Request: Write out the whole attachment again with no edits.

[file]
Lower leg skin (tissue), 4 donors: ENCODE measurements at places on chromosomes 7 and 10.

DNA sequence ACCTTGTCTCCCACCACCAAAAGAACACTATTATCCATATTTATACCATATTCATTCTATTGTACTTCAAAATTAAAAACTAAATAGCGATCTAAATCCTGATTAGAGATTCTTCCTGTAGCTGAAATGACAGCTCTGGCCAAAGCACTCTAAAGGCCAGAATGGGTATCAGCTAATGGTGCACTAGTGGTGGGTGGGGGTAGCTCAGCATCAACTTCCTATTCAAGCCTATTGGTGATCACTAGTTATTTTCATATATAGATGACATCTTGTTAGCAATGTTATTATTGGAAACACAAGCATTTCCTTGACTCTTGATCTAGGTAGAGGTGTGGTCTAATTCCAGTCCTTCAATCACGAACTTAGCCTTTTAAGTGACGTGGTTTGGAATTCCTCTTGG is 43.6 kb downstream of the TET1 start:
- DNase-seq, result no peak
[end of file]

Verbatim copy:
Lower leg skin (tissue), 4 donors: ENCODE measurements at places on chromosomes 7 and 10.

DNA sequence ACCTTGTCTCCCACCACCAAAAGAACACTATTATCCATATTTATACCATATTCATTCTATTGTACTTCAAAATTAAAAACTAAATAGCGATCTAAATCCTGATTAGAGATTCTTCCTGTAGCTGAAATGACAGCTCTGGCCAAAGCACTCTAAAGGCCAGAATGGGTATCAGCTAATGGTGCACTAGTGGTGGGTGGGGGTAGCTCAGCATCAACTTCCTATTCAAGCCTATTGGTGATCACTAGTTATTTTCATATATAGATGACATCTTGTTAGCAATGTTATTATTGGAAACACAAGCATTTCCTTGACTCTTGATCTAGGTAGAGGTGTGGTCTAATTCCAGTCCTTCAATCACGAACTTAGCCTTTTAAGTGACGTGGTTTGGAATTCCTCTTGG is 43.6 kb downstream of the TET1 start:
- DNase-seq, result no peak